SUS Training

Posted by Linda W. Braun

Today I went to a workshop that was led by two of YALSA’s SUS (Serving the Underserved) Trainers – Jack Martin and Sheila Schofer. The session was attended by over 40 librarians that serve teens in some way – YA specialists, generalists, children’s librarians, and directors. I left the session invigorated by the ideas of the presenters and the audience.

During the session Jack and Sheila gave participants a chance to talk about teens in the library, what they do there, and how those serving teens can help colleagues better understand the importance of providng high-quality service to teens. They connected the discussion to the Search Institute’s Developmental Assets and talked about how the Assets can be a tool for librarians to use when trying to educate colleagues about YA services.

One of the best activities was when Jack and Sheila had participants create a checklist for YA service The ideas were recorded on Word during the session, they were then printed out, and each of the people at the workshop was able to take the document back to their library and use it with staff/colleagues immediately.

This experience was a reminder of the great work that SUS trainers are doing and how they are helping to make sure all library staff is well-versed in YA.

You can read more about SUS on the YALSA website.

Importance of Conferences

Its the beginning of March, and even though I’m in college I’m not looking forward to my Spring Break. I’m looking forward to going to Boston for PLA.

Why, you may ask. Well its because at PLA I have the opportunity to meet with other librarians, see new places, and absorb a wealth of information from professionals all over the United States. The presenters are not paid to attend these conferences, but rather come to share what they have learned so that others may experience similar positive results. For me PLA is a breeding ground for great ideas, and who wouldn’t be excited about being involved in that.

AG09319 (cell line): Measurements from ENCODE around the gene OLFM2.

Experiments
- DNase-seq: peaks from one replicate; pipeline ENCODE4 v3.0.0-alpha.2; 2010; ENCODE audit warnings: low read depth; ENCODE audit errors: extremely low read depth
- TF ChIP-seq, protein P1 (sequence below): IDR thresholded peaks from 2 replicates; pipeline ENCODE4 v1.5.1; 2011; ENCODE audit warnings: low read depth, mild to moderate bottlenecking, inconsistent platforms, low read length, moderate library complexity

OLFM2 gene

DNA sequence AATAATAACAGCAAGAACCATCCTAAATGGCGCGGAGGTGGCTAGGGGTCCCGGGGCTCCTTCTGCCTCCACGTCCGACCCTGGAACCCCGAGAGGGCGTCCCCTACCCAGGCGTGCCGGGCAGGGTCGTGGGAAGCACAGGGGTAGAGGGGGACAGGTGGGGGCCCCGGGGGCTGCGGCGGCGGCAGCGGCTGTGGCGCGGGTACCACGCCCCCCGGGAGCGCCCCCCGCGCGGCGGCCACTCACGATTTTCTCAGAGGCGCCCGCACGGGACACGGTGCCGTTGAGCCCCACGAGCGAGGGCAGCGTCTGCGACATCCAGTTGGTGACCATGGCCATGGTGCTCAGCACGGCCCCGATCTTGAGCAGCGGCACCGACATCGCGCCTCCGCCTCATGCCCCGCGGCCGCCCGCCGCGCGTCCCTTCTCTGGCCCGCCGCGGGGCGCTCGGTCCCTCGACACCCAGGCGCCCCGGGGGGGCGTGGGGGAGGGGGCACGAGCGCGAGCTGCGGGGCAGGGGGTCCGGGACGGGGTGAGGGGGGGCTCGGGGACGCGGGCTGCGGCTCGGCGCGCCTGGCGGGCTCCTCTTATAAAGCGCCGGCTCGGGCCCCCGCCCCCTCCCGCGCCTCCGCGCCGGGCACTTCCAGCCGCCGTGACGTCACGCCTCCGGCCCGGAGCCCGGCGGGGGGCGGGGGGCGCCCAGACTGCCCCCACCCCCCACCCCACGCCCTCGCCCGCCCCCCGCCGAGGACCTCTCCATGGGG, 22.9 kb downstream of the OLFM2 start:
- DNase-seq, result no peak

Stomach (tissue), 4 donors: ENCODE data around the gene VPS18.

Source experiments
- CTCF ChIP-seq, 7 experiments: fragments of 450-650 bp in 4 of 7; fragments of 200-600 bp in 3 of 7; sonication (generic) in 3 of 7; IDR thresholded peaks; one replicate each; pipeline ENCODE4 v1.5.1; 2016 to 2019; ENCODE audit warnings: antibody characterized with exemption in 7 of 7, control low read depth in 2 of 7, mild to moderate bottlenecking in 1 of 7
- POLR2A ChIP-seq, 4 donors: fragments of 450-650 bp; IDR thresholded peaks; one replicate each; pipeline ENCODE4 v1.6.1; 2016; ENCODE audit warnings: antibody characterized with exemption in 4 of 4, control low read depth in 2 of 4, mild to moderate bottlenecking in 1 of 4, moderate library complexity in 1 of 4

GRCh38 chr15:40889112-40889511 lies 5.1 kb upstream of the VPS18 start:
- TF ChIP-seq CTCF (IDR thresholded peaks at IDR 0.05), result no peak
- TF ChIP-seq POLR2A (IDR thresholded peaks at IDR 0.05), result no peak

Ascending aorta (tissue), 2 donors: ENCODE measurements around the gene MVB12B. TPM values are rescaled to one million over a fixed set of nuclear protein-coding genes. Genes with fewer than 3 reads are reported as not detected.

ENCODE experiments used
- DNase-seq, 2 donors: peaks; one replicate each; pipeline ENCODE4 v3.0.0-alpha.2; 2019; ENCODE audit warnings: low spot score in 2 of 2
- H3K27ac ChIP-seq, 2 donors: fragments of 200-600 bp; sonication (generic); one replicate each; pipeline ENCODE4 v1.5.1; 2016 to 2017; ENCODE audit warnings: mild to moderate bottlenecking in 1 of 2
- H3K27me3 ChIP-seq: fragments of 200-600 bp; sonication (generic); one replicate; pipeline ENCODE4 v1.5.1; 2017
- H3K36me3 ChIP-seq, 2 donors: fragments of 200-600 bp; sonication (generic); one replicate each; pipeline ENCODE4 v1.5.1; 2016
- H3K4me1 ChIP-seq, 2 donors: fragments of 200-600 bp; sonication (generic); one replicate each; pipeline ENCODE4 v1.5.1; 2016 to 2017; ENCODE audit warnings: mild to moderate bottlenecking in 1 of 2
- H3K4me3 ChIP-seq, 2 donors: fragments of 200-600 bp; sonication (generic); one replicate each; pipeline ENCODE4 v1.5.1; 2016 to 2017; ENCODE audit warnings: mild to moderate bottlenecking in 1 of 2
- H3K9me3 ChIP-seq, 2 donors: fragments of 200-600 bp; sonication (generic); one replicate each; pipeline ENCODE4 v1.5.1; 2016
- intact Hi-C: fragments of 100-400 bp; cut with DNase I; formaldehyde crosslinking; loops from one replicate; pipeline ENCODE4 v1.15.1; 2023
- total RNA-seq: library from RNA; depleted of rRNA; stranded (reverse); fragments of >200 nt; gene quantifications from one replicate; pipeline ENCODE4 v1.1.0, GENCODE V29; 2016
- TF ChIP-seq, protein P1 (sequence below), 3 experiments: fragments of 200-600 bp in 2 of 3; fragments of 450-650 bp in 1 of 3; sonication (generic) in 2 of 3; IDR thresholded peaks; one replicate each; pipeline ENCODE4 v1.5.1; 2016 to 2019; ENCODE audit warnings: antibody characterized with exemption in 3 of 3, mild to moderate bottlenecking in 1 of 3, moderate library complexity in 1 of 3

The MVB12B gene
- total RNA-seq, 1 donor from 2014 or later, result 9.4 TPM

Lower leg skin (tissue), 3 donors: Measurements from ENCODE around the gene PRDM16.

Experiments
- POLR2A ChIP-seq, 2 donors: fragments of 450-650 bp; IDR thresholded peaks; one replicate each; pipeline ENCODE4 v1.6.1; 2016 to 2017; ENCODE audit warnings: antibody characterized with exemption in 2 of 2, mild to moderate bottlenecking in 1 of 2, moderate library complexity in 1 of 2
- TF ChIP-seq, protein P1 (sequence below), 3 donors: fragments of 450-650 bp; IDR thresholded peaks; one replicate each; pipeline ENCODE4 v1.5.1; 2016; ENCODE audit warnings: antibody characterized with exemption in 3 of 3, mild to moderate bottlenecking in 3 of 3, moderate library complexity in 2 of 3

I am halfway through my Library Science program, and attended both National and local conferences. The difference is astounding. At the national conference I was able to attend sessions of librarians who wrote articles, books, and blog; I was surrounded by dozens of authors of books I had read; and was able to leave with my suitcase full of ARCs, 5 bags full of “goodies”, and a head full of ideas.

I would recommend attending a national conference to everyone, but especially current Library Science students, and new librarians. While a student, ALA offers an excellent benefit of discounted conference admission and membership fees. If interested in working in a library you can not afford to pass this up.

Working with young adults requires a library that stays on the cutting edge of librarianship, which can still be two to three years behind the lives of the young adults. Attending conferences, participating in online classes, pushing yourself and your library to try new things, and sharing ideas with colleagues will keep our young adult departments meeting the needs of these important patrons long into the future.

posted by Jami Schwarzwalder

Online Literacies Class – The Final Week

Posted by Linda W. Braun

This is the end of the final week of YALSA’s class on new teen literacies. Along with the reading required for the week, students are also submitting a final project. For their project students have to provide an overview of an innovative library program or service that uses the technologies and literacies discussed in the class. The projects submitted are amazing and cover a range of possibilities for bringing hi-quality service to teens. They range from projects with wikis, blogs, RSS feeds, games, and more. Wow to the students in the class. I can tell we are going to see some really wonderful services to teens from those who participated.